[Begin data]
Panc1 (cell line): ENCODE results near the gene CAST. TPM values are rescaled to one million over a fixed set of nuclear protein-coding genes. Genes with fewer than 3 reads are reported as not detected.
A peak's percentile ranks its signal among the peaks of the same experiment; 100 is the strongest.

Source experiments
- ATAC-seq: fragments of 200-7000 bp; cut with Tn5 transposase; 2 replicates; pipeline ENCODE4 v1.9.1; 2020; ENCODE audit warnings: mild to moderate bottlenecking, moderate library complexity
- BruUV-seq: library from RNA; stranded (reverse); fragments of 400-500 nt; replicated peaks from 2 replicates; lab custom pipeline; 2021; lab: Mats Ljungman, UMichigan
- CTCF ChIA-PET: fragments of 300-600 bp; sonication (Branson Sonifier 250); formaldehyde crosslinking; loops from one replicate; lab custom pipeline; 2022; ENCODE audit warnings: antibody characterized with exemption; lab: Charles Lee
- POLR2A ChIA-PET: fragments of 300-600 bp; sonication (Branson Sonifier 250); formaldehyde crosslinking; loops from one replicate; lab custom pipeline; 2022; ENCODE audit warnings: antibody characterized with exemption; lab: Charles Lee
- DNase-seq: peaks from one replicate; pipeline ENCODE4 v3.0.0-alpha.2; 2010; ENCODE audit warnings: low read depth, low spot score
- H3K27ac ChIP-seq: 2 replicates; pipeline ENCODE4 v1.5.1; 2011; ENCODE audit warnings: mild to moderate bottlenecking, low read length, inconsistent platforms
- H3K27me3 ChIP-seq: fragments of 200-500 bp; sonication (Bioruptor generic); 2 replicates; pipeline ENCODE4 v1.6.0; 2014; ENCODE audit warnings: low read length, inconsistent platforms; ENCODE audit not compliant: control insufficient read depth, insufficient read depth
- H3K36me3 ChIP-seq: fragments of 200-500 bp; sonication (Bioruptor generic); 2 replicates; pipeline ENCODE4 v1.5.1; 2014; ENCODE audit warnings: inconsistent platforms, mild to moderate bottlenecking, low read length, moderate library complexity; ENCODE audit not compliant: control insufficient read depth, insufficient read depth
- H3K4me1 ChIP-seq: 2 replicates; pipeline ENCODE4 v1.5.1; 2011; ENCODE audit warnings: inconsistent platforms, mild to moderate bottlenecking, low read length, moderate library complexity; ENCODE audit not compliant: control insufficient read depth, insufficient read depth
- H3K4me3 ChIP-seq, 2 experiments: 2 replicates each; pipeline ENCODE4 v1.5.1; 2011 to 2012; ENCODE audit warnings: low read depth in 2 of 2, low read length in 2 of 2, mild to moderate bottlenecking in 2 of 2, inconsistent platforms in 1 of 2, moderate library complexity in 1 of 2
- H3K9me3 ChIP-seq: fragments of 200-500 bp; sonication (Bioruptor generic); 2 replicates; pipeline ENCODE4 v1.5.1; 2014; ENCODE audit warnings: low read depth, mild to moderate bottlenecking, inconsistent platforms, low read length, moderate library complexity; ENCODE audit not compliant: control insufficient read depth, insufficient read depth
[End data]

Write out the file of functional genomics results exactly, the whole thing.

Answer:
Panc1 (cell line): ENCODE results near the gene CAST. TPM values are rescaled to one million over a fixed set of nuclear protein-coding genes. Genes with fewer than 3 reads are reported as not detected.
A peak's percentile ranks its signal among the peaks of the same experiment; 100 is the strongest.

Source experiments
- ATAC-seq: fragments of 200-7000 bp; cut with Tn5 transposase; 2 replicates; pipeline ENCODE4 v1.9.1; 2020; ENCODE audit warnings: mild to moderate bottlenecking, moderate library complexity
- BruUV-seq: library from RNA; stranded (reverse); fragments of 400-500 nt; replicated peaks from 2 replicates; lab custom pipeline; 2021; lab: Mats Ljungman, UMichigan
- CTCF ChIA-PET: fragments of 300-600 bp; sonication (Branson Sonifier 250); formaldehyde crosslinking; loops from one replicate; lab custom pipeline; 2022; ENCODE audit warnings: antibody characterized with exemption; lab: Charles Lee
- POLR2A ChIA-PET: fragments of 300-600 bp; sonication (Branson Sonifier 250); formaldehyde crosslinking; loops from one replicate; lab custom pipeline; 2022; ENCODE audit warnings: antibody characterized with exemption; lab: Charles Lee
- DNase-seq: peaks from one replicate; pipeline ENCODE4 v3.0.0-alpha.2; 2010; ENCODE audit warnings: low read depth, low spot score
- H3K27ac ChIP-seq: 2 replicates; pipeline ENCODE4 v1.5.1; 2011; ENCODE audit warnings: mild to moderate bottlenecking, low read length, inconsistent platforms
- H3K27me3 ChIP-seq: fragments of 200-500 bp; sonication (Bioruptor generic); 2 replicates; pipeline ENCODE4 v1.6.0; 2014; ENCODE audit warnings: low read length, inconsistent platforms; ENCODE audit not compliant: control insufficient read depth, insufficient read depth
- H3K36me3 ChIP-seq: fragments of 200-500 bp; sonication (Bioruptor generic); 2 replicates; pipeline ENCODE4 v1.5.1; 2014; ENCODE audit warnings: inconsistent platforms, mild to moderate bottlenecking, low read length, moderate library complexity; ENCODE audit not compliant: control insufficient read depth, insufficient read depth
- H3K4me1 ChIP-seq: 2 replicates; pipeline ENCODE4 v1.5.1; 2011; ENCODE audit warnings: inconsistent platforms, mild to moderate bottlenecking, low read length, moderate library complexity; ENCODE audit not compliant: control insufficient read depth, insufficient read depth
- H3K4me3 ChIP-seq, 2 experiments: 2 replicates each; pipeline ENCODE4 v1.5.1; 2011 to 2012; ENCODE audit warnings: low read depth in 2 of 2, low read length in 2 of 2, mild to moderate bottlenecking in 2 of 2, inconsistent platforms in 1 of 2, moderate library complexity in 1 of 2
- H3K9me3 ChIP-seq: fragments of 200-500 bp; sonication (Bioruptor generic); 2 replicates; pipeline ENCODE4 v1.5.1; 2014; ENCODE audit warnings: low read depth, mild to moderate bottlenecking, inconsistent platforms, low read length, moderate library complexity; ENCODE audit not compliant: control insufficient read depth, insufficient read depth